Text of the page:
Is Probate Always Required?
Probate is a legal process that you should take into consideration when you are planning your estate. During probate, the court determines the validity of the will. If interested parties wanted to challenge the will, they would present an argument during probate.
If the will is deemed valid, the executor will prepare the assets for distribution to the heirs under the supervision of the probate court.
Property that was in your personal possession immediately before your death will be considered probate property. Probate property is not immediately distributed to the heirs that you name in your will. The heirs will not receive their inheritances until the estate has been probated and closed.
This is surprising to many people, who may prefer that their loved ones receive their inheritances right away. For some some people this would be a luxury, but other families genuinely need immediate liquidity.
When you hear about the drawbacks of probate, you may naturally wonder if probate is always required.
Different states have different laws with regard to the possibility of the transfer of an estate outside of probate. In the state of Ohio, the executor can request a simplified probate process if the estate in question is valued under $35,000. The request can also be made if the surviving spouse is going to be inheriting everything and the total value of the estate does not exceed $100,000.
Regardless of the extent of your assets, probate can be avoided altogether if you take certain steps. There is nothing requiring you to arrange for the transfer of assets that you own personally through the execution of a last will.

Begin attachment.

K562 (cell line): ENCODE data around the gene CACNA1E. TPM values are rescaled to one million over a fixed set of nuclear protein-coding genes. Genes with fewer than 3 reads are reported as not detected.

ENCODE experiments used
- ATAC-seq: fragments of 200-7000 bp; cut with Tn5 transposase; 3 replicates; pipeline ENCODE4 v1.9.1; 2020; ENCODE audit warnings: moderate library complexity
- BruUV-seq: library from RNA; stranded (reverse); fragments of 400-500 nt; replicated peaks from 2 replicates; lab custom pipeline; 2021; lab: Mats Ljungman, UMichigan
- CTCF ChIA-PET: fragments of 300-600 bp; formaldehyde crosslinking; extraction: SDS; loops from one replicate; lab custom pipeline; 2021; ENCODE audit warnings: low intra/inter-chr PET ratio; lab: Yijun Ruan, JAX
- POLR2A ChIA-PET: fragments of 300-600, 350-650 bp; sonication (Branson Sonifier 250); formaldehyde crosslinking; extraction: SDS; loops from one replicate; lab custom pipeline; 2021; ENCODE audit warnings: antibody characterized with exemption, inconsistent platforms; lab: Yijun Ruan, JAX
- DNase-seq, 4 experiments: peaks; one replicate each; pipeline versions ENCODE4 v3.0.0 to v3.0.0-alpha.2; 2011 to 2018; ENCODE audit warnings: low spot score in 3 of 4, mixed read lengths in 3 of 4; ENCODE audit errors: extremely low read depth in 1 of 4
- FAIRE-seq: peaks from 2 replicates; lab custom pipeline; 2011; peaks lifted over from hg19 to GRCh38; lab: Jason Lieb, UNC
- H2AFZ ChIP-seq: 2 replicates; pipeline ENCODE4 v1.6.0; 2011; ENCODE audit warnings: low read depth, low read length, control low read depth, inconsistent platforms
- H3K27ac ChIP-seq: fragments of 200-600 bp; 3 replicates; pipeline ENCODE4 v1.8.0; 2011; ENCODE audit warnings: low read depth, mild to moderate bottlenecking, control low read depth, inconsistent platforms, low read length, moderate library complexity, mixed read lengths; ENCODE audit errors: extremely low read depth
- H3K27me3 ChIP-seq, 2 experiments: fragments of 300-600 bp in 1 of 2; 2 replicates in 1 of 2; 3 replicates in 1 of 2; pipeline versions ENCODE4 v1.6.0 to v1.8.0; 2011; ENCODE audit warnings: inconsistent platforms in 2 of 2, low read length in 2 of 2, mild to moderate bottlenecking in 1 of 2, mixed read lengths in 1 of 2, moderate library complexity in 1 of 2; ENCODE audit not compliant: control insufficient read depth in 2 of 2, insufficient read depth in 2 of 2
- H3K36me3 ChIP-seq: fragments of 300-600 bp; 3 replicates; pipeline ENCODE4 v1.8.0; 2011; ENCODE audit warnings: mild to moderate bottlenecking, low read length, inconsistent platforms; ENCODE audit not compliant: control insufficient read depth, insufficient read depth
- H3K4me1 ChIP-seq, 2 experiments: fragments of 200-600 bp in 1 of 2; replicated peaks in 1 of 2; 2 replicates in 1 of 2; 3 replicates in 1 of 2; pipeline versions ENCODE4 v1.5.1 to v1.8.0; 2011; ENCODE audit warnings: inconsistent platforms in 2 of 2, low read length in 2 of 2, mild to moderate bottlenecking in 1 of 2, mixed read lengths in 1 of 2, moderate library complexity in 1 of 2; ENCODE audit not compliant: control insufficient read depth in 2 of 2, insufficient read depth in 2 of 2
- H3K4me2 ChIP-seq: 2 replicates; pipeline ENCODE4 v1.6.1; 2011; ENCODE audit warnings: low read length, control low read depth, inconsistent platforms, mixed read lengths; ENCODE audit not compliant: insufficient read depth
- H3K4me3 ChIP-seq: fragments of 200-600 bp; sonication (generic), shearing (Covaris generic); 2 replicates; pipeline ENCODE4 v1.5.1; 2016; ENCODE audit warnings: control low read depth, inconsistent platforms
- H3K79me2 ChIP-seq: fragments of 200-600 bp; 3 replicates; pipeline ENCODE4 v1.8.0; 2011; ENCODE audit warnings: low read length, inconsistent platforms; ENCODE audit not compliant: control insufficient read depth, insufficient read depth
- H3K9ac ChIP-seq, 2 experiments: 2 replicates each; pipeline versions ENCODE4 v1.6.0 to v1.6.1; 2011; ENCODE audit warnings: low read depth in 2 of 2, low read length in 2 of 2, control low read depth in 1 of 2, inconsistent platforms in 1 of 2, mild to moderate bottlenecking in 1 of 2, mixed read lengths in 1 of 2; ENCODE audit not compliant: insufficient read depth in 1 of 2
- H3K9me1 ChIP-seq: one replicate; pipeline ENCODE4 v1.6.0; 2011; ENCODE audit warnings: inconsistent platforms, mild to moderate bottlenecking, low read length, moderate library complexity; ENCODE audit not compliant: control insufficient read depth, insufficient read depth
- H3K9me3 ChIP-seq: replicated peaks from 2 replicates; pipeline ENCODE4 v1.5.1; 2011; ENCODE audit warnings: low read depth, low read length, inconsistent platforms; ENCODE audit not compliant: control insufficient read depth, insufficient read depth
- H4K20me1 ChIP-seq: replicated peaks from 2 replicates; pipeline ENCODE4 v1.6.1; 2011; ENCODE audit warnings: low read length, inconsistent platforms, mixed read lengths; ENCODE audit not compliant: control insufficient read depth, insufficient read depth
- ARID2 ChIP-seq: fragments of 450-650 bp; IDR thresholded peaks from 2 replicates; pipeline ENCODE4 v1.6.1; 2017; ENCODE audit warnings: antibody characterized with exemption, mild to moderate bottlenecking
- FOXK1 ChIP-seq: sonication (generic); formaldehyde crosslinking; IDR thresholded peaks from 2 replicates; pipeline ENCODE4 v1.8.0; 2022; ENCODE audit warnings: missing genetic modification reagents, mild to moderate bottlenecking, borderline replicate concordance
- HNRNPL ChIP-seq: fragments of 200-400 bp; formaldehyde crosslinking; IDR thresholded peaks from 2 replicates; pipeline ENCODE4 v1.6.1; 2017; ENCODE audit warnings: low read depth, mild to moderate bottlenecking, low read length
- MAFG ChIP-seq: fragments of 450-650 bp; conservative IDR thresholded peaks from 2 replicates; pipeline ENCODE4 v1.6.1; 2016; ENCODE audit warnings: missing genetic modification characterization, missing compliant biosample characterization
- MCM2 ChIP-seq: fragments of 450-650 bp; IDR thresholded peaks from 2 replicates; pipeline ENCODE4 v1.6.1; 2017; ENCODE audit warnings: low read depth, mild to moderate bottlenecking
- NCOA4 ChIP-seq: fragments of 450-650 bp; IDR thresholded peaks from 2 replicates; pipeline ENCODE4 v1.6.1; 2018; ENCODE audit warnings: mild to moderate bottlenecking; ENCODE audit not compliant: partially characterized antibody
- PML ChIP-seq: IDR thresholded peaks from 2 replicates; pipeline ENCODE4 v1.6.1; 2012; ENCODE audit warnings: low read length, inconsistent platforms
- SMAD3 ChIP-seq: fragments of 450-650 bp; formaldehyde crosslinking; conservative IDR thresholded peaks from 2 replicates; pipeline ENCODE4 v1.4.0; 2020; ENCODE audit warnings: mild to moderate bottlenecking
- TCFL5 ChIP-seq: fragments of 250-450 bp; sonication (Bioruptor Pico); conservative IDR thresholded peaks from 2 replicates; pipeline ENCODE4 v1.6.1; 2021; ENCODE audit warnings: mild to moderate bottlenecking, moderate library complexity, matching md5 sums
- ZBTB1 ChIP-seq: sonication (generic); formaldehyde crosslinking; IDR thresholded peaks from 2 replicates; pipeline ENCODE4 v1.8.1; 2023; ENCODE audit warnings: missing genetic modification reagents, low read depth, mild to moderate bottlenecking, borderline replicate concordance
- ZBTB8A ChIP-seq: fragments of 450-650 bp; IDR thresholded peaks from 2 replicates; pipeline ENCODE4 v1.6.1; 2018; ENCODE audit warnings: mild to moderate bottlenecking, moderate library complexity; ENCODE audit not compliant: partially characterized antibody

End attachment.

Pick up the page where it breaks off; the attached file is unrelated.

You have other options that would facilitate the transfer of assets outside of the process of probate. One possibility would be the creation of a revocable living trust.
Contrary to popular belief, all trusts are not specifically designed for the wealthy. Revocable living trusts are useful for people of ordinary means who want to arrange for asset transfers outside of probate.
When you create one of these trusts, you retain control of the assets while you are still alive and well. After you die, the trustee that you name in the trust agreement distributes monetary resources to the beneficiaries according to your wishes. These distributions made to the beneficiaries by the trustee after your death are not subject to the probate process.
If you would like to discuss living trusts and other probate avoidance strategies with a licensed professional, contact our firm to schedule a consultation.
We would be glad to answer all of your questions and help you create a plan that leads to a fast and efficient transfer of assets to your loved ones.